The contents of the National Geographic Sensory Science Kit on the table ready to review
Reviewing the Sensory Science Kit with slime, sand and putty

A girl holding pink runny slime in her hand and smiling
Exploring liquid slime

Blue "snotty" slime being stretched in front of a girls face
Stretching snotty slime

A close up of a plastic pyramid mould being removed from some play sand
Modelling play sand which doesn't dry out

A spoonful of blue hydrophobic sand being added to water
Adding hydrophobic sand to water

Bandai National Geographic Real Bug Dig Kit Review

The Real Bug Dig Kit is a similar style to the dig kits we have reviewed in the past containing a digging brick, magnifying glass, digging tool and small brush. In this case the brick contains 3 preserved specimens: a fortune beetle, a scorpion and a spiny spider. Due to their delicate nature they are contained in acrylic nuggets. It would be impossible to get them out of the digging brick intact if they weren’t in the acrylic and while it means you can’t actually touch the “bugs” to appreciate what they feel like you can look really closely at them. I think they are less creepy this way and more interesting. My 9 year old didn't like them, but my 6 year old loved looking at them once they had been found.

I have one small issue with this set which is the name. The specimens are not “true bugs”, they are using the word bug as a generic term and I think it’s a shame they miss the opportunity to educate what bugs actually are. Having said that though after the headline the learning guide quickly goes on to talk about the phylum Anthropods which includes: spiders, scorpions and beetles.  I’m guessing that “Real Anthropod Dig Kit” wasn’t considered as catchy. 

The learning guide is interesting and talks specifically about the specimens in the dig kit as well as related information like arthropod development, insects and arachnids. I can forgive the “bug” issue because they do  clarify the differences between the different classes eg saying spiders are not insects which is another common mistake.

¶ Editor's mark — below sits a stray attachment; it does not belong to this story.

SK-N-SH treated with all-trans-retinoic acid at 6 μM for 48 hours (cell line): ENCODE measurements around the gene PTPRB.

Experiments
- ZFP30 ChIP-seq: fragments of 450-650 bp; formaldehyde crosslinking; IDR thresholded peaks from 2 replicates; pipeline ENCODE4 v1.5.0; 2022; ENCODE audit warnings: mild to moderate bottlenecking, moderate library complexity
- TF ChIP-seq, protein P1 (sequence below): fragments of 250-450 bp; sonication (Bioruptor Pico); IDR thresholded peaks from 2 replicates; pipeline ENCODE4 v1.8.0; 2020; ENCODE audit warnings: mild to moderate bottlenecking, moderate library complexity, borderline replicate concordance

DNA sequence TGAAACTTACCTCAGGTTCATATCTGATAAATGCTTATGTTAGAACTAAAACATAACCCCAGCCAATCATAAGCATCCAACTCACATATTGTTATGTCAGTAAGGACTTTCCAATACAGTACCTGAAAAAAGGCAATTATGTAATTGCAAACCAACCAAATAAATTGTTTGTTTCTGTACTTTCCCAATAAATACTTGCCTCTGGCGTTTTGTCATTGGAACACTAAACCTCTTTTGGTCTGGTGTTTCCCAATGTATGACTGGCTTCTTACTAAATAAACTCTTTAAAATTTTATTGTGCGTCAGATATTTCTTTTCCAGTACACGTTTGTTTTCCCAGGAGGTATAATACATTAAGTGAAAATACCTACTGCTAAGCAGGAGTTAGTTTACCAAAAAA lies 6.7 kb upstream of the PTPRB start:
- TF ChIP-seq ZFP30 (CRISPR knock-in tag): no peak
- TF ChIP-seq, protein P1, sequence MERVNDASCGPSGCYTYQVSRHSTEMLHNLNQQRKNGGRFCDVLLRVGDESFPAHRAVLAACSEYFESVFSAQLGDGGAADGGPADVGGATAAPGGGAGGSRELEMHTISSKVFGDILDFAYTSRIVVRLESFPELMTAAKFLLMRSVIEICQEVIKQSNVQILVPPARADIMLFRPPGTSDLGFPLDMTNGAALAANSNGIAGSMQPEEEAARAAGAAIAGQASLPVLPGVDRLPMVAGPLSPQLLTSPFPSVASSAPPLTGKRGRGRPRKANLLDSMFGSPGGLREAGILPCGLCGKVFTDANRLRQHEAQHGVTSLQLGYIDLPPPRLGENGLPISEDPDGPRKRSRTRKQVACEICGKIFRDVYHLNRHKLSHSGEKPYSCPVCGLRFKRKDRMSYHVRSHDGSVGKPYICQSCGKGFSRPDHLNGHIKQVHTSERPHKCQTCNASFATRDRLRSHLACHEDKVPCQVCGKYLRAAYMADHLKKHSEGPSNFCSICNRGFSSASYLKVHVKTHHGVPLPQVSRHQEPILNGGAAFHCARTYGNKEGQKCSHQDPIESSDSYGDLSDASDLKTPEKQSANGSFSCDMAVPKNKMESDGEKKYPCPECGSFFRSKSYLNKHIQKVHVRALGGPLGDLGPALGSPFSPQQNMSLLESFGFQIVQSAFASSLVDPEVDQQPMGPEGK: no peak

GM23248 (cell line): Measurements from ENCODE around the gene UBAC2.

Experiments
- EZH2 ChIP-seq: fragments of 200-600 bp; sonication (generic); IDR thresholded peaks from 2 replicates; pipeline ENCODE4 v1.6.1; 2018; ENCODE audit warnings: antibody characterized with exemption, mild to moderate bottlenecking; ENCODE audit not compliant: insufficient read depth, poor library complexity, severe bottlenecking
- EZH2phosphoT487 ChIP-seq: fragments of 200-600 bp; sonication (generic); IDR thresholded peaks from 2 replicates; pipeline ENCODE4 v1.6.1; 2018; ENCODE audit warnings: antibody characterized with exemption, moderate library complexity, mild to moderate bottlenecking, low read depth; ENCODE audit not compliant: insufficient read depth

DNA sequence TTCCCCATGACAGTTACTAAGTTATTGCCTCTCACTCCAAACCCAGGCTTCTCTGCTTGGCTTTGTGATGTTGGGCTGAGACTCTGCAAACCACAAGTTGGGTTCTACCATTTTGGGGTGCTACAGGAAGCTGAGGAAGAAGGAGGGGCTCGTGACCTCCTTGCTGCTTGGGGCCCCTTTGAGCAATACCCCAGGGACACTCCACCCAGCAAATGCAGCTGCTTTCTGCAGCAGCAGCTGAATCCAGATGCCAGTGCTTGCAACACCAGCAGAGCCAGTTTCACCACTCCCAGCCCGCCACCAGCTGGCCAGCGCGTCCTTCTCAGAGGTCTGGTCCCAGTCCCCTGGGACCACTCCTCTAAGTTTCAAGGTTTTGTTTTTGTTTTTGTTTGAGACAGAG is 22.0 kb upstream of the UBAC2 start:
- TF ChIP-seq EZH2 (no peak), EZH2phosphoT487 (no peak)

The contents of the national geographic real bug dig kit before review
Real Bug Dig Kit Review

Close up of the real bug digging brick cracked open to show a acrylic nugget containing an anthropod
The first find ...

super close up on a small plastic nugget with a real scorpion inside with the digging tool and brush next to it
A tiny scorpion in an acrylic nugget

Bandai's National Geographic Dino Poop Mini Dig Kit Review

We have done a few of the mini dig kits before including the shark tooth one and they are a nice introduction to the dig kits because they don’t take very long, this kit wasn’t particularly exciting though. The digging brick is poo (or poop) shape and the coprolite (or dino poo) was right near to the top of ours so it was found very quickly. It was also a pretty small piece so it felt like a bit of an anti-climax. It is the nature of the dig kits though that the finds will be in different places each time and that the finds will vary in size and interest. This is a strength of the kits because it means children who enjoy them can have multiple kits and have a different experience each time.

The Dino Poop Mini Dig Kit is a good small gift for a child that finds the idea of dinosaur poo entertaining, but I think it’s worth going for the larger Dino Fossil Dig Kit which we have previous reviewed because you also get a piece of bone and a tooth.

Contents of the Dino Poop Mini Dig Kit before review
The Dino Poop Mini Dig Kit

The top of a poop shaped digging brick has been scratched away showing the top of a piece of fossilised dino poop
Finding coprolite in the Mini Dino Poop Dig Kit

These STEM products from Bandai's National Geographic range were great to explore and learn with. They are available from Argos and shopDisney.

Previous Bandai National Geographic product reviews.

No comments

Thanks for your comment (unless it's spam in which case, why?)